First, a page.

Cygnet Brown graduated magna cum laude from Argosy University. She is an author of twelve books and a long-time gardener.
Iroquois Nation Knew How to Grow Corn
Although the Plymouth Separatists took their first lesson in corn cultivation from Squanto, a member of the Patuxet tribe of the Wampanoag confederacy, no tribe knew more about corn cultivation than the Iroquois tribes.
Who were the Iroquois?
These Native Americans were leading corn farmers in the 1600's when the white man first came to North America to what would become the United States were the Iroquois. This trip would have the greatest influence on the English of any tribe they encountered. Although these tribes had originally been wandering tribes, by the time the white men came, they had made permanent roots in the lands between what are now Albany and Buffalo, New York.
These groups of Indians were said to have been united under the legendary Hiawatha, a hero similar to Beowulf who was believed to have lived in the early 1400s. Legends say he was first seen in a white canoe moving mystically down Lake Onondaga (near what is now Syracuse). Throughout the following decade he forged the councils of the five nations into a matriarchal, communal government where the women were the "state advisers". Although they never appeared in the council fire sacred circle, they told the delegates what to do.
The people called themselves "The Confederacy" the French called them "Iroquois", and the English called them the First Nations. The five nations were from west to east. The Senecas occupied the area around Buffalo and the Cayuga lived around the Finger Lakes. The Onondagas lived near the salt licks at Lake Onondaga and kept the counsel fires and national meeting place.the Oneidas had the best farms and lived in the gorges and corn land around Utica. The Mohawks were the furthest east were the professional warriors of Iroquois. They kept the hunting lands of the Adirondacks free of Huron and Canadian tribes. The tribes around the Mohawks said that the Mohawks were cannibals, but this may have just been a scare tactic which the Mohawks themselves originated.
Growing the Corn the Iroquois Way
The Iroquois women were responsible for the actual management of the gardens and orchards. The men helped at planting time and harvest but the growing and planning seasons were left to the women.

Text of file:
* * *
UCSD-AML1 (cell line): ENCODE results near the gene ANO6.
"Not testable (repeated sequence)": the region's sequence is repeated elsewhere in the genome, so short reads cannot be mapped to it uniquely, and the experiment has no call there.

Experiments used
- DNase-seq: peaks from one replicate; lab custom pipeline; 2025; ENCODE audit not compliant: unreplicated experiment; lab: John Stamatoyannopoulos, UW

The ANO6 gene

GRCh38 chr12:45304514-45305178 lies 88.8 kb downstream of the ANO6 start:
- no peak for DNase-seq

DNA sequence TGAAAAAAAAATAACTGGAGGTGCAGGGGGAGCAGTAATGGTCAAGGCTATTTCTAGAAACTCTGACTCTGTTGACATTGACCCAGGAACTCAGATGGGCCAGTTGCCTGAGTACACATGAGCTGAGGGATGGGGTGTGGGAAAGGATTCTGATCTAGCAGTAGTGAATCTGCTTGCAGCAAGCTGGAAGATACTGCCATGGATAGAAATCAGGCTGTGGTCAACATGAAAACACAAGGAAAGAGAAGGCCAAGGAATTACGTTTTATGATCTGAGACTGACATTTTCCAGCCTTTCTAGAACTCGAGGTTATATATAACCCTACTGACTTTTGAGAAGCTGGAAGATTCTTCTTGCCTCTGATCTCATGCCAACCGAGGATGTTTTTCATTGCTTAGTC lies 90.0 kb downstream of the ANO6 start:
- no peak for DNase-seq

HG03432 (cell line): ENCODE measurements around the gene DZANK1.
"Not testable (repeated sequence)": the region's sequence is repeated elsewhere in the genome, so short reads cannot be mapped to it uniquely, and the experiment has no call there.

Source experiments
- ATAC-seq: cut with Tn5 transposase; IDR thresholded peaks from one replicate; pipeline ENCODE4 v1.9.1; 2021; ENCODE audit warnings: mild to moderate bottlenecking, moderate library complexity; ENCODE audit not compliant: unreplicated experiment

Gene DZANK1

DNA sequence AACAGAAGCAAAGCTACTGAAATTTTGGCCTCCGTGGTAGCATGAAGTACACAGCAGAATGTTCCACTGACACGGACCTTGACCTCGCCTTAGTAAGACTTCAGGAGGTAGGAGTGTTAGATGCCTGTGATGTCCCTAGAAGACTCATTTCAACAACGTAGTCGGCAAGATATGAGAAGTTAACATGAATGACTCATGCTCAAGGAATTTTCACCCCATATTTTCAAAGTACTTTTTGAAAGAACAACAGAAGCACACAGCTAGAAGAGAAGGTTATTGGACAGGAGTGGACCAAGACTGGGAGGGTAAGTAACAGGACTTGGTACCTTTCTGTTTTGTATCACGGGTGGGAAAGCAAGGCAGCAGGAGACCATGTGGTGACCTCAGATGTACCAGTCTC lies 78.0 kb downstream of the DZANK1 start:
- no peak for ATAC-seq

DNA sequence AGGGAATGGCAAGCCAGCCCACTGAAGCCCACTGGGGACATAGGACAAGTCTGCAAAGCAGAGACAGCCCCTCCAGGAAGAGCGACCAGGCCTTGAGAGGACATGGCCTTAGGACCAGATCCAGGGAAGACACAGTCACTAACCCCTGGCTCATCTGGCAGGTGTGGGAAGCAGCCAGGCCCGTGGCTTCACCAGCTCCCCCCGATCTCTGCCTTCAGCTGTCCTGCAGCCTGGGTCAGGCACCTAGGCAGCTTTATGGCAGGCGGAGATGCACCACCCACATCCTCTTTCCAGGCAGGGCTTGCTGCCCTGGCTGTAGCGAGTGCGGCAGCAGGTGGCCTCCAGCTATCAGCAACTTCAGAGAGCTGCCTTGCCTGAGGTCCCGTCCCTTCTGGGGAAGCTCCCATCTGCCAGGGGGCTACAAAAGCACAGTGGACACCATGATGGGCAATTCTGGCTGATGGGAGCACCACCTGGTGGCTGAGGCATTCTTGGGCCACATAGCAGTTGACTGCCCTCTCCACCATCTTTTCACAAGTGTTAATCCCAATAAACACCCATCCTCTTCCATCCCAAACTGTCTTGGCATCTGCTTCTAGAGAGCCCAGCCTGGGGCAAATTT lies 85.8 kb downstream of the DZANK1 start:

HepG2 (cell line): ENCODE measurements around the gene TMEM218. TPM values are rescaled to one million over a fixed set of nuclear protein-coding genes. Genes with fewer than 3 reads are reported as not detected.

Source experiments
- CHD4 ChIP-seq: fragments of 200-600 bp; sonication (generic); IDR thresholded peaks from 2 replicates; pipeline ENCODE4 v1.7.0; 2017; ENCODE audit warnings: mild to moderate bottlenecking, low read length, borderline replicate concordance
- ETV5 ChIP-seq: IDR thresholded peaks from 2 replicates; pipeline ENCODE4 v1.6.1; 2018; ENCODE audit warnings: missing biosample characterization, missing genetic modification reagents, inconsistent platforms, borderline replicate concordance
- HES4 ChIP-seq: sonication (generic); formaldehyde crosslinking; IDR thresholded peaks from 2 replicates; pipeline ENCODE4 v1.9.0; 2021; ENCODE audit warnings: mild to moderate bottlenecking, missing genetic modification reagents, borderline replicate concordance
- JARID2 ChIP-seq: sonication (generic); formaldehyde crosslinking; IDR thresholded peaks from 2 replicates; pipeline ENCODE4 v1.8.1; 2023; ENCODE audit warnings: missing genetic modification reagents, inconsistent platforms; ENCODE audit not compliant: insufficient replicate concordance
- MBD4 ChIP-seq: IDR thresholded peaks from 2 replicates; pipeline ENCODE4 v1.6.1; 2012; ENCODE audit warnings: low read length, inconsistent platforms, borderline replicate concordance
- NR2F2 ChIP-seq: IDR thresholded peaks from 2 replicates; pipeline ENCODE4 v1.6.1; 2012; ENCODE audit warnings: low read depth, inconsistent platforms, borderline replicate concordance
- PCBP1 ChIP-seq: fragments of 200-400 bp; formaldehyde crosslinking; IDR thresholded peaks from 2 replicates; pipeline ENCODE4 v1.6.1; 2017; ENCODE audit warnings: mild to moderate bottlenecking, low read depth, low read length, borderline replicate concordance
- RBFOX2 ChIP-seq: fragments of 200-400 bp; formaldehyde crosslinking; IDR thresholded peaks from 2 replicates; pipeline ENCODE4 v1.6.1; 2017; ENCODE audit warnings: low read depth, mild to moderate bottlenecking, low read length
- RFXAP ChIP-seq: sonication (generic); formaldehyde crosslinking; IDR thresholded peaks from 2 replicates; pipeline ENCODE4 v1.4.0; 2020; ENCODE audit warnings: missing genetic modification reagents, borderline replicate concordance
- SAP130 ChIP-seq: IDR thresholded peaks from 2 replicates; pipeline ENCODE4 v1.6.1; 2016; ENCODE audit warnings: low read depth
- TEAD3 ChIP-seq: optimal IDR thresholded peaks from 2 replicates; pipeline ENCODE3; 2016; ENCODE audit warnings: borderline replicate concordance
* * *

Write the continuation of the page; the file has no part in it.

These women created the garden hoe with handles of wood and blades made of chipped stone or shell. They maintained the system of fertilized crop fields with humus, vegetable matter, clam shells and rotten fish. Every year they moved the corn's location to avoid wearing out the soil. They made vessels of bark lined with damp moss in order to test seeds for germination. They did not develop pure corn strains, but they did develop twelve different kinds of beans and three kinds of squash and pumpkins.They planted the corn, beans, and squash into patches called three sisters gardens.
The tallest Iroquois con was buck or flint corn. The shorted squaw corn was used for fine meal and early-ripened sweet corn was eaten green on the cob. Some corn strains could ripen in as little as 90 days.
The Iroquois knew it was time to plant when "the robins began to warble in the forest, a young brave stalked to the center of the village garden, pulled off his breech cloth and sat down. the women stood around him in the cirlce and kept him in sight for hours after he pulled off his cloth and walked away. If he didn't sneeze, the ground was warm enough to plant.
The Iroquois ground their corn to as their main food staple. They made cornbread and smoked meats to eat on their hunting trips. This is why early white men called it "journey cake". which the Dutch and English slurred into "johnnycake". for sweetening the corn they used maple syrup, maple sugar, and honey along with plums. They were the inventors of strawberry shortcake--cornbread with a syrup made of crushed wild strawberries and maple syrup.
How the Iroquois Grew Their Corn Part I
A Culture Built around Corn
The Iroquois were shrewd business people. Seed corn sold for more than food corn so the Iroquois women would puncture the eating corn with a bone awl before selling it to anyone.
This culture, whose livelihood centered around the production of corn, brought about a democratic system of cooperation, enterprise, equality, and united protection against invaders. This culture was an ecologist paradise free from muddy streams, eroded fields, torn forests, or economies controlled by city politics and education.
When the white men came to the forests of the Iroquois, was not the gold, silver, and spices they expected. Instead they found a land that the English farm serfs. villagers, religious refugees, and adventurers would soon inbred their skills at farming with the skills they learned from the Iroquois.
How the Iroquois Grew Their Corn Part II
© 2013 Cygnet Brown
Cygnet Brown (author) from Springfield, Missouri on January 21, 2013:
I agree with you, Randy Godwin. There is an Iroquois legend about the three sisters: corn, beans, and squash. It was said that they were inseparable sisters who only grow and thrive together. This tradition was widespread among Indian farming societies. It was not the Iroquois who developed the corn trade, but it was the corn trade that developed the Iroquois culture.
Randy Godwin from Southern Georgia on January 21, 2013:
Interesting hub about the agrarian cultures the first Europeans observed in North America. Actually, it is thought maize, beans, and squash--known as the three sisters because it was often planted together--was first brought to North America by the Mississippian mound building cultures from a region in or near Mexico around 900 AD or earlier.